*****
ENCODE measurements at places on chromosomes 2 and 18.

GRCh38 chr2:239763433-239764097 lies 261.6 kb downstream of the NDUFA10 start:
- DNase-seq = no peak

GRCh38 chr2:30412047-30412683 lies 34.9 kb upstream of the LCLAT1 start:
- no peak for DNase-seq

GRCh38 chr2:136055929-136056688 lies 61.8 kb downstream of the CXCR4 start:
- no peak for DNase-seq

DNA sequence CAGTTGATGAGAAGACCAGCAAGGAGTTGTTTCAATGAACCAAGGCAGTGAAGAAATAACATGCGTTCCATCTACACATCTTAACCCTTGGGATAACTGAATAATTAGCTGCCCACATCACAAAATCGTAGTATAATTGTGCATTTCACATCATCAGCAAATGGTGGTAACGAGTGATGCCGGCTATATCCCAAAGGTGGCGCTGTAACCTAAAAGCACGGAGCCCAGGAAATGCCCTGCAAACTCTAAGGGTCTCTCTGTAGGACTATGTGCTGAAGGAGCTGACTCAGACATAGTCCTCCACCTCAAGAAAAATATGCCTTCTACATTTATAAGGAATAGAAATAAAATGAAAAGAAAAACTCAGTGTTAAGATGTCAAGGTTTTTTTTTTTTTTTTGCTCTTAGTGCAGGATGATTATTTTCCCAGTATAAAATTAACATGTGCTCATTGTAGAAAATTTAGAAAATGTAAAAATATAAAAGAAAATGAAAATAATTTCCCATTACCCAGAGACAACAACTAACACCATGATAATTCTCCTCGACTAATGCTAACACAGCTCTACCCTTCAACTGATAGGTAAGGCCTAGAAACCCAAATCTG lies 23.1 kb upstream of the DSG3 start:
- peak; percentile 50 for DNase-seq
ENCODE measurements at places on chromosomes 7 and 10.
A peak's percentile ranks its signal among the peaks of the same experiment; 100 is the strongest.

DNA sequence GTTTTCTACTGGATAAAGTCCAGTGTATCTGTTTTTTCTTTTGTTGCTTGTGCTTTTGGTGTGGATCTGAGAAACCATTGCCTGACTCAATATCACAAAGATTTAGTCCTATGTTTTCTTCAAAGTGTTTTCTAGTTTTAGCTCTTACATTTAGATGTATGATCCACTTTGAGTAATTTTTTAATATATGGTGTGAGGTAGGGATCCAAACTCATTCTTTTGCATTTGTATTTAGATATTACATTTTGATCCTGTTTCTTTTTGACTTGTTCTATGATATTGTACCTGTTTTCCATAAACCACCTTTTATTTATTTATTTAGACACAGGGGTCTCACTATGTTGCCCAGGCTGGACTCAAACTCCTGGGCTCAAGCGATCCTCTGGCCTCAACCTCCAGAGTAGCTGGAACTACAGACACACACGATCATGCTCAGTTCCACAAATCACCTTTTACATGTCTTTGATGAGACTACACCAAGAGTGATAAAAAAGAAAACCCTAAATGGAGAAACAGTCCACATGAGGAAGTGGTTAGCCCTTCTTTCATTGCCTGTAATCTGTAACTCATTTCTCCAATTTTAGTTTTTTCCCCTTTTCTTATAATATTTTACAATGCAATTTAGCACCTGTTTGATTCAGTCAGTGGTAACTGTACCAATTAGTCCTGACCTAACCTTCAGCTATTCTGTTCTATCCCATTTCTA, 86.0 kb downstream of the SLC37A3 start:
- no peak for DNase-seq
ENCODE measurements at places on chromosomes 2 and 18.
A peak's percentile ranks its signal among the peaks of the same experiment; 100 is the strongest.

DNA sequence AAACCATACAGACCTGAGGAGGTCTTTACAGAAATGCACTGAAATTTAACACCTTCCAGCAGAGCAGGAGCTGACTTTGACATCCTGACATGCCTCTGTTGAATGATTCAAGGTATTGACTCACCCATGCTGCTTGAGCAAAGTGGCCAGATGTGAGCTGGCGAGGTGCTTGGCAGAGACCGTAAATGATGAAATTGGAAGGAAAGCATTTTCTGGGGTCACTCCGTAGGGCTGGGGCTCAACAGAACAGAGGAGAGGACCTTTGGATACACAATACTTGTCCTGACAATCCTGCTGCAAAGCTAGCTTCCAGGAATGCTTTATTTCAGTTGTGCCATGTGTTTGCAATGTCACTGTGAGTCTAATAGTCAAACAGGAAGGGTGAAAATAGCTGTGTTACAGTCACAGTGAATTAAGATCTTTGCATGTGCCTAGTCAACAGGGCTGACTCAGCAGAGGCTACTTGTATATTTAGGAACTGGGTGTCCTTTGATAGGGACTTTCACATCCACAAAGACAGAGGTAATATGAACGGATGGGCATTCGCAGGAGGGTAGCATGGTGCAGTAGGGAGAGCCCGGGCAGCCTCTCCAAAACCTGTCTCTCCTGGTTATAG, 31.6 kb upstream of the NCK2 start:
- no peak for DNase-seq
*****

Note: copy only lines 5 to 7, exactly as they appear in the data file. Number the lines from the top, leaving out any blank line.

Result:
- no peak for DNase-seq

GRCh38 chr2:136055929-136056688 lies 61.8 kb downstream of the CXCR4 start:
- no peak for DNase-seq